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13. Comparing percentages


This is a good place to talk about comparing percentages between groups. We'll discuss this in detail in another course, but there's a very common problem related to this that we want to point out now.

Up till now, we've visualized 'part of a whole' problems for one group at a time (i.e. one country, France). Suppose we want to compare alcohol consumption by beverage category for two countries – France and the Russian Federation. To do this, we join the Russian Federation's data to the dataset we have for France. The new dataset looks like this:

             country   beverage  consumption  percent
1             France     Beer        2.20    18.803419
2             France     Wine        6.60    56.410256
3             France  Spirits        2.70    23.076923
4             France    Other        0.20     1.709402
5 Russian Federation     Beer        4.11    37.194570
6 Russian Federation     Wine        1.28    11.583710
7 Russian Federation  Spirits        5.53    50.045249
8 Russian Federation    Other        0.13     1.176471

As you can see, the first four rows are exactly the same as in our france_beverages dataset. The last four contain similar data for the Russian Federation. (The percent column was already calculated separately for each country.)

The most straightforward solution for visualizing these data for two groups (i.e. Russian Federation and France) is to use two instances of the same chart. Since we've been discussing the pie chart, maybe we would want to use two pie charts, side by side. Or maybe we would use the 100% stacked bar chart, with two bars plotted on the graph instead of just one. Or perhaps we could just add more bars to a classic bar chart. At first glance, all of these make sense. But have a look at the extended charts before you make a decision. They are shown on the left / Click on the exercise on the right to see for yourself.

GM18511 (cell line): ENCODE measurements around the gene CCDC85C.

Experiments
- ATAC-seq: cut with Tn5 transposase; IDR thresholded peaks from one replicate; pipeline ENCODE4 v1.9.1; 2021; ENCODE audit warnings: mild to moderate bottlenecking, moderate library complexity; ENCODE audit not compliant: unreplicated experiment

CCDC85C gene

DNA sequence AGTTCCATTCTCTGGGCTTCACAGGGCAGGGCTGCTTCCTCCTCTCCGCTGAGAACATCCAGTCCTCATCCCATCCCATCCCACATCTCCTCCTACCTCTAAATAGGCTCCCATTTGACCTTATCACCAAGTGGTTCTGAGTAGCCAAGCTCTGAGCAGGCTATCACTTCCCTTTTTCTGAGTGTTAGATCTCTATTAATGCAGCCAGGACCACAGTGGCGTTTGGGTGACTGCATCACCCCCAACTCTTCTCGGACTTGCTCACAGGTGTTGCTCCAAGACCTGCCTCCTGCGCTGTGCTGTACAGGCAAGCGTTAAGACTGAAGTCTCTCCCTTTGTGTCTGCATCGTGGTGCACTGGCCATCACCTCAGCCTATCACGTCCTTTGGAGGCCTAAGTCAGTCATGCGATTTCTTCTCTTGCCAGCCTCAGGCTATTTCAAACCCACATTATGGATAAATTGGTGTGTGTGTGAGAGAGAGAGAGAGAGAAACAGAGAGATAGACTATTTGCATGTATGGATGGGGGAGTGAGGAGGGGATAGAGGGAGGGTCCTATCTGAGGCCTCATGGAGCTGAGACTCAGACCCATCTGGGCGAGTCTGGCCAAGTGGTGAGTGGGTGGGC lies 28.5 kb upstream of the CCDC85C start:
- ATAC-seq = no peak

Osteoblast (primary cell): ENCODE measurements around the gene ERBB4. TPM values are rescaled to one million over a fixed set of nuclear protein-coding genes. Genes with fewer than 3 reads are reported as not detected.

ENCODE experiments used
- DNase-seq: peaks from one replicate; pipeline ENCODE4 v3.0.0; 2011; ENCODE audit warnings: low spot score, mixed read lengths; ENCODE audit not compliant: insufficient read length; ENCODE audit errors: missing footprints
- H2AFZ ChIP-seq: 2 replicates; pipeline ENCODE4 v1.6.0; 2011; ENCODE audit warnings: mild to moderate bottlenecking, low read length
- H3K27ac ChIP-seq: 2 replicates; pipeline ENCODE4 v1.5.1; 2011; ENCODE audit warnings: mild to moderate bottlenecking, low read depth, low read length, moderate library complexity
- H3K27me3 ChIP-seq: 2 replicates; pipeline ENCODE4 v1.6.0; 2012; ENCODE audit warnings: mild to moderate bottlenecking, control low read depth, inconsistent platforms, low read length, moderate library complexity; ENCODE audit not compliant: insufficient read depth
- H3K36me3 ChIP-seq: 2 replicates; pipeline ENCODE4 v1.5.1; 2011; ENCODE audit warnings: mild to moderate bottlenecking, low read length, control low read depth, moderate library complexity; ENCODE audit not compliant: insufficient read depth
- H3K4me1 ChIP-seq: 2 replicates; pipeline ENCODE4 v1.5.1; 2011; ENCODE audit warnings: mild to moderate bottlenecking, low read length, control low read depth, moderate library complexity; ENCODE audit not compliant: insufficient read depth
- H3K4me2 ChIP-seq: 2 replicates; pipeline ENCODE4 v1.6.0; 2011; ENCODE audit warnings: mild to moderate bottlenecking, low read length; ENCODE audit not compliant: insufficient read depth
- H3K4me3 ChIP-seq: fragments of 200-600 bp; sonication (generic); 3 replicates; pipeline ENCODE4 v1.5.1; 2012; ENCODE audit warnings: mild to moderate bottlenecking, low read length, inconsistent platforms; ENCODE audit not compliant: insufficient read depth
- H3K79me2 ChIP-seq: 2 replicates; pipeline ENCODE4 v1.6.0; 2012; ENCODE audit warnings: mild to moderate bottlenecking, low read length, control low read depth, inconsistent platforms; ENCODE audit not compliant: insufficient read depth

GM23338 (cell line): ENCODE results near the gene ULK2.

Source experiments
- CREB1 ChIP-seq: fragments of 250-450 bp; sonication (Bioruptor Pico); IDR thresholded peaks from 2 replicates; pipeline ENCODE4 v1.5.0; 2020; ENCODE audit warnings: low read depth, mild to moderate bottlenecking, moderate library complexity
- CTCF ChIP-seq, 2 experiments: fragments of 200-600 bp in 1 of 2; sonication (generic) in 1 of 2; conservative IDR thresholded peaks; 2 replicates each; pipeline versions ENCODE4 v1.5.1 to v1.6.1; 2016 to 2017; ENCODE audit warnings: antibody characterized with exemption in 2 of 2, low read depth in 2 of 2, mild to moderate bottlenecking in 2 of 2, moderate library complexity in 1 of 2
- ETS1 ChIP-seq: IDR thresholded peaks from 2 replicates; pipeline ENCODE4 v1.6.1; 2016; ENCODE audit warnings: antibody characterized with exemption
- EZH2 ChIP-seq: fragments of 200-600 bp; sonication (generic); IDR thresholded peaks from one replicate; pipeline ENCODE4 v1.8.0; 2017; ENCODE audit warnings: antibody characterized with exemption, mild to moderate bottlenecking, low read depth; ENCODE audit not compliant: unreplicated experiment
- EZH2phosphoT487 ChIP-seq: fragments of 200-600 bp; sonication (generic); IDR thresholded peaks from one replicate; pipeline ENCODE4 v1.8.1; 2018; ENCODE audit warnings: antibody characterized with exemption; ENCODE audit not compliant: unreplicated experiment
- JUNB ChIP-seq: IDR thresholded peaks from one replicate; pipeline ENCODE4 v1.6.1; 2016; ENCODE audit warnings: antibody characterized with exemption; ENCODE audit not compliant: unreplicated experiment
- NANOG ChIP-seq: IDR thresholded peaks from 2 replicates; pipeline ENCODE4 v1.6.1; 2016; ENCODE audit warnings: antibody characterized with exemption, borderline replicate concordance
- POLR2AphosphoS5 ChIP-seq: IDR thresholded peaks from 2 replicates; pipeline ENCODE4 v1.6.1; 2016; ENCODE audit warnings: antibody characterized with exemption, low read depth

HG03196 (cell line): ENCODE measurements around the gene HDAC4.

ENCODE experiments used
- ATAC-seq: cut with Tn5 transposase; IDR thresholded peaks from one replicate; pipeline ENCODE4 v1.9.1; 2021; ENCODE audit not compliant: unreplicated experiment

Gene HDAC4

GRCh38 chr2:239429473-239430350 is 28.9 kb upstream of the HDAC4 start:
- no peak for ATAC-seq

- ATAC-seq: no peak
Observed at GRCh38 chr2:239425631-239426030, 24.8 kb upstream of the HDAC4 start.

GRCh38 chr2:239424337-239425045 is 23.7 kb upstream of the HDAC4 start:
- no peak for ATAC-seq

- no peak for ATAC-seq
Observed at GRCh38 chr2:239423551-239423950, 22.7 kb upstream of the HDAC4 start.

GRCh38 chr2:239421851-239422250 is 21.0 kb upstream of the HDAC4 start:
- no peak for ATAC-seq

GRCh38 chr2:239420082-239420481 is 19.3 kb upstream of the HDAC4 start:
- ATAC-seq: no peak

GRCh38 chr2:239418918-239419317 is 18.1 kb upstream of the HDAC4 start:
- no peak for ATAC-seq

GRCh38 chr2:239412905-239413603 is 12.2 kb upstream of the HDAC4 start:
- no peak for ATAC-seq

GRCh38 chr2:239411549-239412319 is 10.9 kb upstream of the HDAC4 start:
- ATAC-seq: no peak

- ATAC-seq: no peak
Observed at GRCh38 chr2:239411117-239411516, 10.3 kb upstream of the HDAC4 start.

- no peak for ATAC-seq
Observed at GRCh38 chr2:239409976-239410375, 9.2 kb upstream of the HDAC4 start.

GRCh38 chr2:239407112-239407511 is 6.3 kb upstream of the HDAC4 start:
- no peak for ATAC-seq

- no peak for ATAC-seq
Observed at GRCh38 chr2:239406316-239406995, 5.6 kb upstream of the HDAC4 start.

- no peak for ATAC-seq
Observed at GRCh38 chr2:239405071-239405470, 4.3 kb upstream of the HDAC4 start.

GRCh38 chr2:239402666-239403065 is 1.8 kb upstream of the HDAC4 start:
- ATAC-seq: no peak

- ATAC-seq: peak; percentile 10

Unfortunately, not all of these extended versions of the charts work equally well for comparing groups. You'll understand why after completing the exercise. Now, though, we want to be very clear on one thing: using multiple pie charts to compare groups is the worst solution.

Never use pie charts to compare two or more groups.

Comparing percentages for two or more groups using multiple pie charts mean you must try to estimate the size of related wedges without having a common reference. You must find the related wedges on each chart (e.g. the 'Wine' category) and try to determine which is larger, but it's nearly impossible. There's no common baseline - each wedge starts in a different place and there is no common baseline between them. What's worse, you can't create a baseline - you can't add a common axis or legend to the charts to fix this problem.

It's much better to use another chart, such as the grouped bar chart, to visualize this problem for more than one dataset. You'll be comparing multiple groups against the same baseline, so it will be much easier to draw accurate conclusions.